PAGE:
Let’s hear it for vets like Dr. Sara Fritz from the Oncology Department at the University of Minnesota’s Veterinary Medical Center! Dr. Fritz sent Melissa and Tucker to our community when they were facing amputation, and she was kind enough to send us this fabulous guest blog post about life on three legs for dogs.
Will my dog be able to have a normal life on three legs?
Many of us have seen a happy three-legged dog at one time or another, but the news that your own beloved pet may need an amputation can be devastating. The thought of your pet losing one of its limbs is usually accompanied by fear and a multitude of emotions. The good news is that this “human fear” is unnecessary.
Many conditions can be adequately treated by amputation of the affected leg; yet, the decision to have a pet’s limb removed can be a difficult one. Often the first question that arises is, “Will my dog be able to have a normal life on three legs?”
The answer is almost always, “YES!” Dogs only with three legs can live healthy, happy, and long lives.
It may surprise people to learn that dogs cope better than humans after limb amputation. For people, losing a limb can be life changing and emotionally traumatic. Dogs do not have to manage the psychological stress and potential embarrassment associated with losing a limb and they adapt very quickly, usually walking the day of surgery. They use their limbs for fewer tasks than we do, primarily for walking and running, not fine motor skills. Running with three out of four limbs is relatively easy compared with navigating with one out of two legs for human amputees.
Amputation and Osteosarcoma in Dogs
One of the most common reasons a dog may require amputation is bone cancer (osteosarcoma) of the leg. Osteosarcoma is a highly aggressive tumor, characterized by painful local bone destruction and a high potential for spread to other organs, particularly the lungs. This type of cancer is found most commonly in middle-aged, large or giant breed dogs. The most common locations where these tumors occur are near the wrists, shoulders, and knees.
Treatment for osteosarcoma focuses both on minimizing the painful local bone destruction as well as preventing or delaying the growth of any cancer cells that may have already spread to other organs. The most rapid and durable pain relief for osteosarcoma is achieved with amputation. Essentially every dog, no matter its size, can function well after limb amputation. Even giant breeds usually manage well on three legs. And fortunately, once the leg is removed, pain relief is almost immediate.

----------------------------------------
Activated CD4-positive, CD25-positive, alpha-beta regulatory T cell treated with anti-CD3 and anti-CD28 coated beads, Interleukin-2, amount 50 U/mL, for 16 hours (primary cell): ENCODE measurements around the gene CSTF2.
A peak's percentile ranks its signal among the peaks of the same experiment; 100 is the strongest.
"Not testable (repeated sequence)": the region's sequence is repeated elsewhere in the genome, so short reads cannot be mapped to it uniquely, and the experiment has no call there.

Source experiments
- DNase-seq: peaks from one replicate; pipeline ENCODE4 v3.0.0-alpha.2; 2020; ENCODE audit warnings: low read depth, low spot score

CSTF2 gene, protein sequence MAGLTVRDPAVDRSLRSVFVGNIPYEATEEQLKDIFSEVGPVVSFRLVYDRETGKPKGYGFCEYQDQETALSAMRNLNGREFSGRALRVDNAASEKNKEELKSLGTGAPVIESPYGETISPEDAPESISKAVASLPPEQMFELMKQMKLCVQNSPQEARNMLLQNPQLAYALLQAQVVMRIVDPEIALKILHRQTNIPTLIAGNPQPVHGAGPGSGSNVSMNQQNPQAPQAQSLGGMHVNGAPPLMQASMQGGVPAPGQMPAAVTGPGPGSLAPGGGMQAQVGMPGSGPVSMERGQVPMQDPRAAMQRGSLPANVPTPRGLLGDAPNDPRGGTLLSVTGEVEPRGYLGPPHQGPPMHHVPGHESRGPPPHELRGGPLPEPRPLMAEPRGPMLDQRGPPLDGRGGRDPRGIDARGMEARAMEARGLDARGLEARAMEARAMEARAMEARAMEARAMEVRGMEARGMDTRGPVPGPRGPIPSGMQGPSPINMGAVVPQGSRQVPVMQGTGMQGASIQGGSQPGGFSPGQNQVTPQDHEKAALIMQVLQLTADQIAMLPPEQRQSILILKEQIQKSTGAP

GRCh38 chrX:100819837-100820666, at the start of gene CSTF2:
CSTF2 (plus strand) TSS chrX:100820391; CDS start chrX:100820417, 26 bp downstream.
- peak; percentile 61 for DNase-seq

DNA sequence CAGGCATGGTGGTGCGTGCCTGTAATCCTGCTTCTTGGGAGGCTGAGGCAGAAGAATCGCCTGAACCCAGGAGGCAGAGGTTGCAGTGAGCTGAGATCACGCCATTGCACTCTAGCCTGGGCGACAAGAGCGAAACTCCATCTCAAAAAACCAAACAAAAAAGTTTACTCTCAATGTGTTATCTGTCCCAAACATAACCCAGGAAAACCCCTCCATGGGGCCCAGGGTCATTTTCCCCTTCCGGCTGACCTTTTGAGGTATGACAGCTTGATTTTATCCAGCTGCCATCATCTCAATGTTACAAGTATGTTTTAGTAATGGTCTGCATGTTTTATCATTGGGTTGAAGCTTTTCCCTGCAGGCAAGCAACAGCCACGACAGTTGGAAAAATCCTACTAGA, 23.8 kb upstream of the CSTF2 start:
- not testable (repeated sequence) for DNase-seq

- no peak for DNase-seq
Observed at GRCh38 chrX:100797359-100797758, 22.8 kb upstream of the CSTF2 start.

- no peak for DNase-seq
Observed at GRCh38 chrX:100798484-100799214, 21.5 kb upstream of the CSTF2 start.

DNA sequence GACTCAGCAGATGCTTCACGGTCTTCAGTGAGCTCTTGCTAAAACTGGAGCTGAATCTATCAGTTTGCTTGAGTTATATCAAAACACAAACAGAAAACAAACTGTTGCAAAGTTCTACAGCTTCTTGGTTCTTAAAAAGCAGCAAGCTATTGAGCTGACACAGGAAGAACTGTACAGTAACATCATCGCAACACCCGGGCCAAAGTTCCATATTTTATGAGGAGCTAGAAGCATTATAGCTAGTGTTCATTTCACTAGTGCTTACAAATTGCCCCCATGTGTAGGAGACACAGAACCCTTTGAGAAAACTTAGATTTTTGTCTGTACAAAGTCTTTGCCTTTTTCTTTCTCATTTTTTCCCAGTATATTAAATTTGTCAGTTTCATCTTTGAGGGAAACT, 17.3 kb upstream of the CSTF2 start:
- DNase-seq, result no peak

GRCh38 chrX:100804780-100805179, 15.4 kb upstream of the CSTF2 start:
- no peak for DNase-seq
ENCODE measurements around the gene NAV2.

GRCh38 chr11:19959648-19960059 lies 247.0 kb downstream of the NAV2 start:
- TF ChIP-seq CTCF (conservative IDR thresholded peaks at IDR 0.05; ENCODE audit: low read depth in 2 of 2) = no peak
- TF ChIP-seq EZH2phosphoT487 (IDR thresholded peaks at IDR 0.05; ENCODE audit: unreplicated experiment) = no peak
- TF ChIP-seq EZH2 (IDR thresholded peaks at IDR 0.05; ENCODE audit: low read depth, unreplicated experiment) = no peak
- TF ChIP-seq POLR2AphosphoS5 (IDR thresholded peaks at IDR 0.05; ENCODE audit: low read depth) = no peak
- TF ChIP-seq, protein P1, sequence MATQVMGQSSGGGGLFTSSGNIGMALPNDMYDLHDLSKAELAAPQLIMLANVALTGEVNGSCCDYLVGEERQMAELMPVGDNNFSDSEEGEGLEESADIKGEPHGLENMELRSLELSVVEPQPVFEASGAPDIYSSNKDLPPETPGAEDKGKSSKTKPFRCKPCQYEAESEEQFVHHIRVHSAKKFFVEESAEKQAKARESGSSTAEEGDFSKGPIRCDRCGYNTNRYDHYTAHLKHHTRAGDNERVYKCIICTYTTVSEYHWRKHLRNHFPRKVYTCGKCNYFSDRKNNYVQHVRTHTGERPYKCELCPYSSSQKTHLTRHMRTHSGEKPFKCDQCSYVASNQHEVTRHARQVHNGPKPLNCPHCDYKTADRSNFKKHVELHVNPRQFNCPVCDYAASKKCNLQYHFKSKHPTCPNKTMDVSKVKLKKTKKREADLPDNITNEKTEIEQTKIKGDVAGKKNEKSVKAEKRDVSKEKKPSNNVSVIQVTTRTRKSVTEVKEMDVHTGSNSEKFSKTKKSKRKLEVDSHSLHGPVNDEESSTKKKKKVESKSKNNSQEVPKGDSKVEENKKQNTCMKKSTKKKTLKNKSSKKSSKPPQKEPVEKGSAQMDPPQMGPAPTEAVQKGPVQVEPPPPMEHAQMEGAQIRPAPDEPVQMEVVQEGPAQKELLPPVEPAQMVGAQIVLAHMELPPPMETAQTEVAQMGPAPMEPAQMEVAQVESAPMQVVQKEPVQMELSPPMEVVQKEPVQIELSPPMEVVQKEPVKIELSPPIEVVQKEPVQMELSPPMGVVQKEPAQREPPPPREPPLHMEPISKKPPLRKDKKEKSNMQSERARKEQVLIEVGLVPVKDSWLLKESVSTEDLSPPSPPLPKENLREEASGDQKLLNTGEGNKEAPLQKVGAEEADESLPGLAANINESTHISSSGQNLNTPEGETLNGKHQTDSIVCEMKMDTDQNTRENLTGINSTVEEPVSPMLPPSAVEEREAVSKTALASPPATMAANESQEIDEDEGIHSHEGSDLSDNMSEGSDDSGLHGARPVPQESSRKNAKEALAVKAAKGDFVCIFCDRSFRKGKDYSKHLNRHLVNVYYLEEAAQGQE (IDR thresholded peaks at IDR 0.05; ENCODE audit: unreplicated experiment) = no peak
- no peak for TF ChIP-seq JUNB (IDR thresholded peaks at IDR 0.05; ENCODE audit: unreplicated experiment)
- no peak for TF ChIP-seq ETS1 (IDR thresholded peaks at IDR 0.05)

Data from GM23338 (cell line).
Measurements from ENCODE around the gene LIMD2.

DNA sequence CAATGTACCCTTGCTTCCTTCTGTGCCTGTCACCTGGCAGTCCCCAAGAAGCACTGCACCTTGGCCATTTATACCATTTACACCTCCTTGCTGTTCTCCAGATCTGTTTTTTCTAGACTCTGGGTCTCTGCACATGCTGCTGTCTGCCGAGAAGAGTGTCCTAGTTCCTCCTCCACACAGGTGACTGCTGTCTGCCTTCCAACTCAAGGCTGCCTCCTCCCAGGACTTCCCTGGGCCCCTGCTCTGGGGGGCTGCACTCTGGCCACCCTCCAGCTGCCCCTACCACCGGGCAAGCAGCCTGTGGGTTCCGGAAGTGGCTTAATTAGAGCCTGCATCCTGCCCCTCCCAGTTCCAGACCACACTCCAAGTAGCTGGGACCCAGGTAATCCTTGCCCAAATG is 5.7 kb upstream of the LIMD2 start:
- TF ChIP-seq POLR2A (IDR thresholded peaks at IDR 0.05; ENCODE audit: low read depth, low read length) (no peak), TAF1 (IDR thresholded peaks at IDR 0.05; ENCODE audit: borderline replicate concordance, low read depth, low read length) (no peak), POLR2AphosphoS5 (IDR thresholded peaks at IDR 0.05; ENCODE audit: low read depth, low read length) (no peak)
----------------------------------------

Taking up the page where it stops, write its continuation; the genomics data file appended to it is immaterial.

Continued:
Amputation provides the most effective pain relief and improvement in quality of life, but unfortunately, due to the high rate of spread of this cancer type, amputation alone does not significantly prolong survival.
- With amputation alone less than 10% of dogs are alive and well one year later.
- With amputation and chemotherapy, between 35% and 50% of dogs are well at one year and 10-20% remain well at two years.
Thankfully, dogs tolerate chemotherapy very well, much better than humans.
Clinical Studies at U of MN Offer Hope
In order to improve survival in patients with osteosarcoma without increasing morbidity, newer therapies are needed. The University of Minnesota Oncology Service just completed a clinical study for dogs with osteosarcoma. This study involved oral administration of a weakened form of Salmonella bacteria. These bacteria tend to concentrate and grow in tumors and therefore can be used as a delivery device. The Salmonella we used were genetically modified to produce an immune stimulant called IL2. We hoped that the addition of Salmonella-IL2 would stimulate the dog’s immune system to fight the cancer, thereby increasing survival time. Dogs in this clinical study received oral Salmonella-IL2 and amputation of the affected limb, followed by five doses of standard chemotherapy.
In January 2013, Max was diagnosed with osteosarcoma of his left shoulder. Amputation of his left front leg was recommended, but Max’s owners were naturally worried about how he would adapt to walking on three legs. We recommended that they take some time to consider their options and watch videos and read about three legged dogs on Tripawds.com. Max’s family decided that amputation was the best option for Max, so he was entered into the U of MN Salmonella-IL2 clinical study.
It has been a little over a year and half since Max’s limb amputation
and he has moved on with life, enjoys every day
and lives in the moment,
which is a good lesson for all of us to learn from our dogs.
Limb amputation is a difficult choice. We must consider the decision carefully and remember that in many cases, with patience, understanding, and time, the dog will adjust and live a happy life. Seeing a content and spirited three-legged dog walking down the street is a reminder that an amputation doesn’t have to be the end of the world. Instead, we can consider this to be a new beginning and a positive option to extend the dog’s life.
Sara Fritz, DVM
Small Animal Medical Oncology Resident
University of Minnesota College of Veterinary Medicine